I’ve been listening to this teacher James Jordan’s series called How to Read the Bible (Again) for the First Time. Actually, I heard it the firs time a couple of months ago, but once wasn’t nearly enough to absorb all of his ideas, let alone to see if I agree with them. It’s roughly six hours long. The good thing about my job is that from time to time I have work that doesn’t inhibit me from taking a listen to teaching during the work day, and since everyone that works in my department was gone on to a work related conference last week, but for myself, I took the opportunity to listen to the audio series again. In fact, it was so good, I proceeded to listen to all six parts Monday through Friday, and each time continued to pick different stuff up from Jordan’s messages.
The messages are very insightful. The basically explains how to find answers to more of the perplexing twists and mysteries in scripture that doesn’t appear to make sense by reading alone. Along the way, he explains a great deal of perspective for what he already knows about this and that. He covered lots of issues throughout the book of Genesis, covered the Pentateuch, books of judges, kings, then partially the gospels, etc. Along the way, he made the point that the Bible is not solely a message about sin and redemption—like so many think—but the story about maturation; how we go from being babies, and thinking like babies, to growing physically up to adult age, and needing to become more mature to “grow up” in wisdom and patience to match our physical age. I may not explain as well has he did with that sentence, but that was his main point.
The second thing he strongly emphasized was the symbolism and typology all throughout the Word of God. He explains that all the stories of the Old Testament reflect the story of Christ in the gospels. Every man’s life, or part of their life (just about) is a picture of something relating to the life, death, and resurrection. But this symbolism is not limited to pictures of Christ in the Old Testament. He pointed out dozens of forms of symbolism I’d never heard of.
What it all boils down to is God made this physical world to reflect something about His nature. God makes history itself—various events in the lives of all mankind—to reflect something about His nature and truth. The sciences and mathematics would reflect aspects of His nature as well. The whole picture of human existence and everything in it somehow comes back to being a symbol for some characteristic of God and the way he operates. Of course, none of this includes the nature of sin, since sin itself is the absence of ideas, events, actions and thoughts like God’s.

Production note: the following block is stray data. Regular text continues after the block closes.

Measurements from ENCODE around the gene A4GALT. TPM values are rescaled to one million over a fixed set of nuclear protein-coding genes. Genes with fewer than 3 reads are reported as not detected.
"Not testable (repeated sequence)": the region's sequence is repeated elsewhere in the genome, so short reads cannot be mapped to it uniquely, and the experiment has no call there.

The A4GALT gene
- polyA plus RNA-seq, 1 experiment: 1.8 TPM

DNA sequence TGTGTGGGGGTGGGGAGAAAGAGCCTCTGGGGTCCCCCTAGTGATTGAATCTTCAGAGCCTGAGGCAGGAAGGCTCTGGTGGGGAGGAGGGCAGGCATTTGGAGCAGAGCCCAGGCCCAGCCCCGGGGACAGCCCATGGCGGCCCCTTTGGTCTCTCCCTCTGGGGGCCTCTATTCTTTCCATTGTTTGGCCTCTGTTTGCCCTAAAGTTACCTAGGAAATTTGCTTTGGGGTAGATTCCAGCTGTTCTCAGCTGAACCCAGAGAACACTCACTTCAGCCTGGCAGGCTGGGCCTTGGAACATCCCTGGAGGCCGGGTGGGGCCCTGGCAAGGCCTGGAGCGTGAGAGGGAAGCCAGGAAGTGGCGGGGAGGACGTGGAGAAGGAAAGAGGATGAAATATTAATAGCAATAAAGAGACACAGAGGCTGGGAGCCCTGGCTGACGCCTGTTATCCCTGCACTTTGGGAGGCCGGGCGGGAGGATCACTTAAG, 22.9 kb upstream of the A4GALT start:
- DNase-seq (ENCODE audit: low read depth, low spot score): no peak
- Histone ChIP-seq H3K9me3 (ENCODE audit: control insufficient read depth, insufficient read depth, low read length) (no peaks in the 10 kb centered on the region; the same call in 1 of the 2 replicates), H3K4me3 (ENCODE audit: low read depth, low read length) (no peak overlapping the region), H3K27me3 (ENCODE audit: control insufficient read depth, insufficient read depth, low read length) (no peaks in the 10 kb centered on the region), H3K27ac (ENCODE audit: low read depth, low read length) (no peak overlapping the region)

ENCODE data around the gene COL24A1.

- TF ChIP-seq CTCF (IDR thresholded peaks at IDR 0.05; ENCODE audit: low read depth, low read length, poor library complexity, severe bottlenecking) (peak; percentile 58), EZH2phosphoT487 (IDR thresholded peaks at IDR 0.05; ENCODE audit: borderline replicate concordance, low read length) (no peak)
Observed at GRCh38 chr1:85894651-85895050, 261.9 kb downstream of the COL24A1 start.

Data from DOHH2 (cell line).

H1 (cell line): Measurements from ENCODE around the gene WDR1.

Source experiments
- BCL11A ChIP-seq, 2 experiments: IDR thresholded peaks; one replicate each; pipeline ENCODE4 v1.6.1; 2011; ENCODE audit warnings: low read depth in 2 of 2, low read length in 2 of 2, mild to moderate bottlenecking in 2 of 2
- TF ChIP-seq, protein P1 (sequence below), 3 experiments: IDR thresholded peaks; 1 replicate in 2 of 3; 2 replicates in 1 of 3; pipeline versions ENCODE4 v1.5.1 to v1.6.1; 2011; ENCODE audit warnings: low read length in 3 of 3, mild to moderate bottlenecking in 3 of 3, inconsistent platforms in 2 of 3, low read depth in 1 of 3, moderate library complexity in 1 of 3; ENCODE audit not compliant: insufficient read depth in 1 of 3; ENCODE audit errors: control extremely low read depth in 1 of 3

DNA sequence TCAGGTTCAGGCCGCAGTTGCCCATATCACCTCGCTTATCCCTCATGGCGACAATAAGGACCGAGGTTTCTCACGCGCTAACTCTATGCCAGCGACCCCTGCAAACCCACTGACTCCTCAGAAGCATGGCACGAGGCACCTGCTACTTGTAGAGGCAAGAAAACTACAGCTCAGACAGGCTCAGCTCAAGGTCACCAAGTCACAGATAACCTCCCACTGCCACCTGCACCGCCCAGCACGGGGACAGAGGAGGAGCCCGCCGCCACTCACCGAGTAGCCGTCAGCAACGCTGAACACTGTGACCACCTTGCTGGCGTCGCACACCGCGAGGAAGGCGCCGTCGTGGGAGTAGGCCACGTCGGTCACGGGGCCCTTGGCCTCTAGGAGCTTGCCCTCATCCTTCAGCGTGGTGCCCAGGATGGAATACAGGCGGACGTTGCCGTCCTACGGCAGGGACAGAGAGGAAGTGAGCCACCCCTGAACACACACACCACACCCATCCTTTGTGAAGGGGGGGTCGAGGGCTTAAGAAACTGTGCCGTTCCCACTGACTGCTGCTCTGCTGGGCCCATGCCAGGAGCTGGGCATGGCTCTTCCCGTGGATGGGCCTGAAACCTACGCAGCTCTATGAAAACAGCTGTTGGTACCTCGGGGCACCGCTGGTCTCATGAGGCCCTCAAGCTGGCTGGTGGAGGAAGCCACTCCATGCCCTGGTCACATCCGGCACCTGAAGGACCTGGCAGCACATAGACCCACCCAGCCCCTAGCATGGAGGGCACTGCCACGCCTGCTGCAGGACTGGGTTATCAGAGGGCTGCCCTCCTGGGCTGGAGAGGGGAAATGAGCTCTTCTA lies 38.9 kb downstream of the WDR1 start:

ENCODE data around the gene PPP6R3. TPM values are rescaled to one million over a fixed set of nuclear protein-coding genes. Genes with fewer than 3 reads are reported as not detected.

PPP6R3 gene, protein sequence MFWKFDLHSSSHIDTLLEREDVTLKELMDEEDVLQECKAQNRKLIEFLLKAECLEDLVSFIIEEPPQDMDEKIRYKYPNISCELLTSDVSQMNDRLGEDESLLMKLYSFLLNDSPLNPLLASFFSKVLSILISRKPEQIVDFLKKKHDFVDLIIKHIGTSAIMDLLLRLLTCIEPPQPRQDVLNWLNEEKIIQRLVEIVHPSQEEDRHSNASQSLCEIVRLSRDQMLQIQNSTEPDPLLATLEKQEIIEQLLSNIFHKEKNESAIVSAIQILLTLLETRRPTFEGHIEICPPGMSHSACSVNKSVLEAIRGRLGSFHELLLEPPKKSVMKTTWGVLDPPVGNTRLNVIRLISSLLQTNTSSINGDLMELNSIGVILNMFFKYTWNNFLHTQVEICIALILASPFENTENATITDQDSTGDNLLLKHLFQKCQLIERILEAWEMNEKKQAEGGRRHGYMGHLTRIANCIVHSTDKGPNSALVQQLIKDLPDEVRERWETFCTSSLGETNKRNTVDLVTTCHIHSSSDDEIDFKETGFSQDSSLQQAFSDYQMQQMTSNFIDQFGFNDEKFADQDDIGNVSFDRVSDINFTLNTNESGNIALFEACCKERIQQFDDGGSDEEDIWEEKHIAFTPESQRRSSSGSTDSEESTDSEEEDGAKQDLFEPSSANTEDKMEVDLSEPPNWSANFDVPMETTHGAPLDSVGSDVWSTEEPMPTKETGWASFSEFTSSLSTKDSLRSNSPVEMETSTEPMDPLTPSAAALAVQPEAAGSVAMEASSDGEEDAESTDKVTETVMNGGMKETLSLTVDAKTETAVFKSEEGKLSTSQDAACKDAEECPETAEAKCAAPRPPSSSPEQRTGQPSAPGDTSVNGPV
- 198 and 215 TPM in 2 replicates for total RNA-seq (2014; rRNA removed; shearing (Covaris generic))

So this symbolism carries over to the arts. If it true that all aspects of His creation and all that happens in it are reflections—symbols—of truth and His persona, then all that occurs within the arts, unless it in it’s very nature is sinful, would otherwise reflect the nature of God, and be symbolic of truth about God.
An example from nature: trees demonstrate the nature God wants the Christian life to be like. Trees are meant to pop up just about everywhere, starting small and insignificant to the world around them, to grow up to the point you can’t help but notice them. With age and maturity, as the trees grow, they bear fruit sacrificially for the world around them. They add beauty—each one, ultimately unique—to the world around them. They demonstrate hospitality offering shelter to man and beast alike. They stand strong and firmly in place as their roots grow deep, and sometimes deeper than they get tall. Even the way they breath gives back to the world around them.
All of these characteristics would be symbolic of the Christian life. I shouldn’t have to tell you how.
Here’s the thing. The symbolism is nice, but how far do you carry it, and on what evidence or proof do you say the tree is meant to symbolize something else? What if someone else sees different symbolism than I do? What if a tree withers and dies? What is that supposed to mean? What about the seasonal changes when the tree looses its beauty with the leaves falling off? Again, besides these specific examples I just named, how do we know I got the symbolism right in the first place? The Bible doesn’t tell me these things.
But the tree was just one example. What about the rest of God created and man-made things? What do they symbolize, and how do we know the symbol is true?
These are the things I’m pondering. With time, I’ll delve into this more.